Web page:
In an age where corporations and advertising firms are attempting to gain as much knowledge about consumers as possible, we as consumers must be cautious as to what information we are releasing out on the Internet, not just for companies such as Facebook and Google to see, but also the government and cyber criminals who can easily steal your personal identity (Sullivan, 2000). In this particular case, what aren’t the consumers being told about this remote control teddy bear? Will this Google teddy record data on what shows you specifically watch, as well as what you say so Google can somehow sync up this information to your other devices in catering specific content straight to you. Will anything you say or do be documented and if so will it be for Google’s use? There are so many questions that come about with new technology such as this that many consumers don’t realize. Almost anything you do now on the computer, cell phone, tablet, even television is documented. Consumers are usually never told regarding the motives of such action, which is beginning to lead to increased privacy concerns amongst advocates for increased regulation and laws.

    The fact that many privacy protections are slipping or aren’t being constantly upgraded is a real concern amongst e-commerce sites and other technologies (Sullivan, 2000). This whole paranoia is creating a sense of unease amongst consumers that don’t have that guarantee of safety anymore. I think there are more concerns with the remote teddy bear than actual benefits, and Google will have a tough time trying to sell this item if it doesn’t address privacy concerns up front.

    Sullivan, B. (2000, November 17). Online privacy fears are real. Retrieved from http://www.nbcnews.com/id/3078835/t/online-privacy-fears-are-real/#.VWTSP85MPTE

  4. Rebecca says:

    Eeekkk!!! Honestly, I was never a fan of the rude, vulgar bear. After reading your fantastical and creepy storytelling, I don’t think I will ever change my mind.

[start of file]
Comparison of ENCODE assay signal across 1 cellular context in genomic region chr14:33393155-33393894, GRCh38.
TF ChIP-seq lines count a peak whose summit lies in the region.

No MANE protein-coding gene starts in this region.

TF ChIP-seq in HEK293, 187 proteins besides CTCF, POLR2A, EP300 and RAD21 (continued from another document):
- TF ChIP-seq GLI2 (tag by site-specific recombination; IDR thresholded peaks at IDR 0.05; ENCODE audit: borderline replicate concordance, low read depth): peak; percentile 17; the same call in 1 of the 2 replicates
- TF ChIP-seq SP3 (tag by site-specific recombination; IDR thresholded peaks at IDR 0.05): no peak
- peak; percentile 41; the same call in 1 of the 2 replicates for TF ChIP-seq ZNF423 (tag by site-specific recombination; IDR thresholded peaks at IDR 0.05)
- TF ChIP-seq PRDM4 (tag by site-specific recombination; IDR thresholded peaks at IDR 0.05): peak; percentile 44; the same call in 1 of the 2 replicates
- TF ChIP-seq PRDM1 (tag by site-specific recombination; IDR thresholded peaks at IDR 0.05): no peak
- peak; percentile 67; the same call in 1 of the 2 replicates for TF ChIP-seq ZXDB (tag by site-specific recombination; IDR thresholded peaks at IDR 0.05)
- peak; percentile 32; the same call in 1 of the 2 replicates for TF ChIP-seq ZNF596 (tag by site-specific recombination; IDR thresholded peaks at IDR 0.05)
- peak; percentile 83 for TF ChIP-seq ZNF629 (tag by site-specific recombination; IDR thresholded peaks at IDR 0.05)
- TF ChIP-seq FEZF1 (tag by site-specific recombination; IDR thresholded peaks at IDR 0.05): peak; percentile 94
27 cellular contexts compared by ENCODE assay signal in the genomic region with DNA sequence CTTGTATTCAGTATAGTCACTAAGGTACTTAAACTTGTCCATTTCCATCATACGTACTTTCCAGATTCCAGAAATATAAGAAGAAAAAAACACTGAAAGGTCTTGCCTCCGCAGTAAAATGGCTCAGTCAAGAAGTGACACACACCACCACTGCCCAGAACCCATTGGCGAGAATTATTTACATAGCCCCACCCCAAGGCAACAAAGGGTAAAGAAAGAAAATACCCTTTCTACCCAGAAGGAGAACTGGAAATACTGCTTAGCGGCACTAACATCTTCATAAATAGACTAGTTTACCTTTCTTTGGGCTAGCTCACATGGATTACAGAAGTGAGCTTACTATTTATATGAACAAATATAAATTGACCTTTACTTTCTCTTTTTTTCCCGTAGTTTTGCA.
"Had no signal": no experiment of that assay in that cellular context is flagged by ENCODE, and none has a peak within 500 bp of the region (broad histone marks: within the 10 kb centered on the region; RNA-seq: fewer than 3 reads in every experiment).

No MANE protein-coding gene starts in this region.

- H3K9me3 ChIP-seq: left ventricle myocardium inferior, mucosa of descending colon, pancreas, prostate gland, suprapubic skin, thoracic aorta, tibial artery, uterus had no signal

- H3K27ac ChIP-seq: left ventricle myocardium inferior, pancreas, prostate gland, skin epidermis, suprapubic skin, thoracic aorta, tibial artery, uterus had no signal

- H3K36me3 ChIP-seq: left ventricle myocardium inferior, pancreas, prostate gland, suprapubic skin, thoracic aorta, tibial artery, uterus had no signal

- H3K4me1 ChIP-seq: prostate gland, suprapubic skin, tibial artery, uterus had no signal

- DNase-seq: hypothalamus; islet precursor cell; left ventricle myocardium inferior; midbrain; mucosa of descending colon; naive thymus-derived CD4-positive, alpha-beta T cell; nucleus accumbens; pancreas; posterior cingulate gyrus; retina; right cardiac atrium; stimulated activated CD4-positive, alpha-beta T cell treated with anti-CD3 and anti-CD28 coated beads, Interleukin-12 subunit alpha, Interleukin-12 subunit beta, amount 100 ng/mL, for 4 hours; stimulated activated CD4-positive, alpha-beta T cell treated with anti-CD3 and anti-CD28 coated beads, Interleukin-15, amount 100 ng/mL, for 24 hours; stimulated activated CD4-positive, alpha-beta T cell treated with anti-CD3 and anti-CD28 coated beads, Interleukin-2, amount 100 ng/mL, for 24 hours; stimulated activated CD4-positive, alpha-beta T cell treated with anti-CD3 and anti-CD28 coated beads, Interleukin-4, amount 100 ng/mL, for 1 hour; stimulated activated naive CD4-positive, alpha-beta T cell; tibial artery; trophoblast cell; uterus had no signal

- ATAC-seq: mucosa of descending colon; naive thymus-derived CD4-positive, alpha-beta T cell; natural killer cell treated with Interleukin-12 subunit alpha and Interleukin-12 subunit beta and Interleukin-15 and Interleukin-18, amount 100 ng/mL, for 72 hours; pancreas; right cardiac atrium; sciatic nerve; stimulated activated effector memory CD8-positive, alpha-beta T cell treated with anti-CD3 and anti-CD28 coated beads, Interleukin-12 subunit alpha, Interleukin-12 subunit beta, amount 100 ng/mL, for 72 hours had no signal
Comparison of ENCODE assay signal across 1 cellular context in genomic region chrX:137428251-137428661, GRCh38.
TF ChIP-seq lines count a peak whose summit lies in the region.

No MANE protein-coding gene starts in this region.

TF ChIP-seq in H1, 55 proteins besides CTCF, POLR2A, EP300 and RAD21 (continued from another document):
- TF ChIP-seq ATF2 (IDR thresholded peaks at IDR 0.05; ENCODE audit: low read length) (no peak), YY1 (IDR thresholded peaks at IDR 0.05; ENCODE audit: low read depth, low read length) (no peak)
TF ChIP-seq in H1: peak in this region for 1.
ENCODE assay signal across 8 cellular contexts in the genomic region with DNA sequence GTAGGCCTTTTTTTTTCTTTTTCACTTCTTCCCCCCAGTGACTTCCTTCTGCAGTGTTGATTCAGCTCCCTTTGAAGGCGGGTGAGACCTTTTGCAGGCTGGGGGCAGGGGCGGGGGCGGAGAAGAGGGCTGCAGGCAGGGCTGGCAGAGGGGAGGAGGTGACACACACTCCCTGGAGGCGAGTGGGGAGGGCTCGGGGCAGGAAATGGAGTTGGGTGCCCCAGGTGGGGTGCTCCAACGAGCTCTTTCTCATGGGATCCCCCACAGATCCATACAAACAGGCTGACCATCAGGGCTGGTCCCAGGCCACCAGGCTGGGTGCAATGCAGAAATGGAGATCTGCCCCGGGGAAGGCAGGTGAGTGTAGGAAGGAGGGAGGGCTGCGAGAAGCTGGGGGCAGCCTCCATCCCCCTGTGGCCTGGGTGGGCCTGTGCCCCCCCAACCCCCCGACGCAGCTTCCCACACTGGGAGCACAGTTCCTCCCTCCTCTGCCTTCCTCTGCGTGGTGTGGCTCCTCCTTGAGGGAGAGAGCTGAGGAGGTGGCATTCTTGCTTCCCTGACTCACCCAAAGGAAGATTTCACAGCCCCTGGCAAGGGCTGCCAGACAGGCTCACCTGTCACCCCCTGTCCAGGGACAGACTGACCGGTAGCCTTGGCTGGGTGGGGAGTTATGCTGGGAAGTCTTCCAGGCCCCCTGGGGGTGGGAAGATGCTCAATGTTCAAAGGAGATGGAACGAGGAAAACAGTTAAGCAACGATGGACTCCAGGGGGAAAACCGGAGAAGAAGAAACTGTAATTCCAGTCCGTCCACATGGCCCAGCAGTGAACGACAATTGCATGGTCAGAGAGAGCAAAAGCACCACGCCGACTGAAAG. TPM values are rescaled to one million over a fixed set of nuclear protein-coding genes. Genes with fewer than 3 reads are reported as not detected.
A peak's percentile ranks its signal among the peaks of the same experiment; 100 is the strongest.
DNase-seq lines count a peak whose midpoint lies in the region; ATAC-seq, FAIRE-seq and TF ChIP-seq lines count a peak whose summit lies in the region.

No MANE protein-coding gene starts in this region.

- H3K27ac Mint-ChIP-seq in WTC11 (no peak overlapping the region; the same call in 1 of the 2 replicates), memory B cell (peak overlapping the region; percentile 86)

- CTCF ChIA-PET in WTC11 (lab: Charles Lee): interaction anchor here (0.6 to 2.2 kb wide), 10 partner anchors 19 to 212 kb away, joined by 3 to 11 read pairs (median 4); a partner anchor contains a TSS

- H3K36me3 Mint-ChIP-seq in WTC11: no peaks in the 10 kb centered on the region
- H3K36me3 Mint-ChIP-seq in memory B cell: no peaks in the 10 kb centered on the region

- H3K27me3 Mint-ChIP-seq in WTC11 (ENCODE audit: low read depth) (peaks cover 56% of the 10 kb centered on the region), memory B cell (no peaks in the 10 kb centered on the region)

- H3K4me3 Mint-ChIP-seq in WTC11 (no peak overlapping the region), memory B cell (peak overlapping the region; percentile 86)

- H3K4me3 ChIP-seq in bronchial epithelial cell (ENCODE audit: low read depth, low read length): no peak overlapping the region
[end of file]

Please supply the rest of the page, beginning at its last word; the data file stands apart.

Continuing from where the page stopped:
Bad enough we are being monitored and watched by “Big Brother”, have spider technology to track our online searches and buying trends… now we have a chance that a creepy, Chucky-like, stuffed bear could have control to turn on our television. Well, lets hope this one’s just imagination and never comes to fruition.

    Thanks!

  5. Jennifer says:

    Christin,

    Although this seems to be an idea conjured out of fun, there are a lot of concerns that inevitably follow this idea.

    For instance, as Brittani said, there is a “big brother” element to this. This bear idea could draw concern about who is watching behind the bear lens. If Google has control over this bear’s activity, who knows what this bear, or device, can potentially get access to and what it could be recording without our consent. I read an article a few years ago about how online predators have the capability to hack home webcams and spy on people. If I have a bear greeting me at any time (and it’s not under my control because I did not flip on the “on-off” switch), then I would be in for one real good horror movie.

    Here’s the link to an article similar to what I read in the past about online predators:

    http://www.today.com/news/webcam-hackers-can-spy-you-secret-1C8095607

    Jennifer Calderon

  6. Jennifer says:

    Christin,

    Although this seems to be an idea conjured out of fun, there are a lot of concerns that inevitably follow this idea.

    For instance, as Brittani said, there is a “big brother” element to this. This bear idea could draw concern about who is watching behind the bear lens. If Google has control over this bear’s activity, who knows what this bear, or device, can potentially get access to and what it could be recording without our consent. I read an article a few years ago about how online predators have the capability to hack home webcams and spy on people. If I have a bear greeting me at any time (and it’s not under my control because I did not flip the “on-off” switch), then I would be in for one real good horror movie.

    Here’s the link to an article similar to what I read in the past about online predators:

    http://www.today.com/news/webcam-hackers-can-spy-you-secret-1C8095607

    Jennifer Calderon

  7. Marjon says:

    This is definitely a risky good idea. This type of product would have to have a solid primary target audience. Would it be adults or children? The movie was a great hit but would a real live Ted be acceptable? There could also be major quality issues associated with this product. I am surprise would even entertain an idea like this. This could definitely jeopardize their brand and reputation if it is a failure.